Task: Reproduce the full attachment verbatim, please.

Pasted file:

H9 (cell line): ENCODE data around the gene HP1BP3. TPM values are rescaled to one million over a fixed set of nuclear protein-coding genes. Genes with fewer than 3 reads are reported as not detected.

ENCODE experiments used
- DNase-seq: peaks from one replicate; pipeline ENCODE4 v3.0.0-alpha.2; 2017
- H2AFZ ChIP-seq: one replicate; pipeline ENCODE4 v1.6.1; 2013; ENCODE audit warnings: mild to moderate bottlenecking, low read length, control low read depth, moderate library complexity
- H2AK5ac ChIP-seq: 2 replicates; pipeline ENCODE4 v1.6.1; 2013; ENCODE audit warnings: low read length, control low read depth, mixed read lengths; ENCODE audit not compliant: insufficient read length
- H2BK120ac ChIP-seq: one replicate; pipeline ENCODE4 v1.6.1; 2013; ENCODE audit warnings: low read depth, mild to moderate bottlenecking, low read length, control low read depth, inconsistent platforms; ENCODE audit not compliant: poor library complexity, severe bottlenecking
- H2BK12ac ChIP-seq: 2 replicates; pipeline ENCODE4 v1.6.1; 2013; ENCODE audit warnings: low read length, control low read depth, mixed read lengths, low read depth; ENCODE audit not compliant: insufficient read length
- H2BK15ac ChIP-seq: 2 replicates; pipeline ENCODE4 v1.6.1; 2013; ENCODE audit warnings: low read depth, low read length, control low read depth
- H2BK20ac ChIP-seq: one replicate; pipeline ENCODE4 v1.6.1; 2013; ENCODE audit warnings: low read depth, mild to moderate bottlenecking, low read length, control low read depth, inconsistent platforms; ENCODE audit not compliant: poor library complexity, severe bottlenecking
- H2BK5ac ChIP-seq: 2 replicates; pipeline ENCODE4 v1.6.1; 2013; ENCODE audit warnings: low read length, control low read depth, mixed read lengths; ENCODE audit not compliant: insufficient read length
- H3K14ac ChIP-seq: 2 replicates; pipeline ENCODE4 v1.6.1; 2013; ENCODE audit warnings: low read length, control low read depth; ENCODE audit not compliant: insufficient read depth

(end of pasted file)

H9 (cell line): ENCODE data around the gene HP1BP3. TPM values are rescaled to one million over a fixed set of nuclear protein-coding genes. Genes with fewer than 3 reads are reported as not detected.

ENCODE experiments used
- DNase-seq: peaks from one replicate; pipeline ENCODE4 v3.0.0-alpha.2; 2017
- H2AFZ ChIP-seq: one replicate; pipeline ENCODE4 v1.6.1; 2013; ENCODE audit warnings: mild to moderate bottlenecking, low read length, control low read depth, moderate library complexity
- H2AK5ac ChIP-seq: 2 replicates; pipeline ENCODE4 v1.6.1; 2013; ENCODE audit warnings: low read length, control low read depth, mixed read lengths; ENCODE audit not compliant: insufficient read length
- H2BK120ac ChIP-seq: one replicate; pipeline ENCODE4 v1.6.1; 2013; ENCODE audit warnings: low read depth, mild to moderate bottlenecking, low read length, control low read depth, inconsistent platforms; ENCODE audit not compliant: poor library complexity, severe bottlenecking
- H2BK12ac ChIP-seq: 2 replicates; pipeline ENCODE4 v1.6.1; 2013; ENCODE audit warnings: low read length, control low read depth, mixed read lengths, low read depth; ENCODE audit not compliant: insufficient read length
- H2BK15ac ChIP-seq: 2 replicates; pipeline ENCODE4 v1.6.1; 2013; ENCODE audit warnings: low read depth, low read length, control low read depth
- H2BK20ac ChIP-seq: one replicate; pipeline ENCODE4 v1.6.1; 2013; ENCODE audit warnings: low read depth, mild to moderate bottlenecking, low read length, control low read depth, inconsistent platforms; ENCODE audit not compliant: poor library complexity, severe bottlenecking
- H2BK5ac ChIP-seq: 2 replicates; pipeline ENCODE4 v1.6.1; 2013; ENCODE audit warnings: low read length, control low read depth, mixed read lengths; ENCODE audit not compliant: insufficient read length
- H3K14ac ChIP-seq: 2 replicates; pipeline ENCODE4 v1.6.1; 2013; ENCODE audit warnings: low read length, control low read depth; ENCODE audit not compliant: insufficient read depth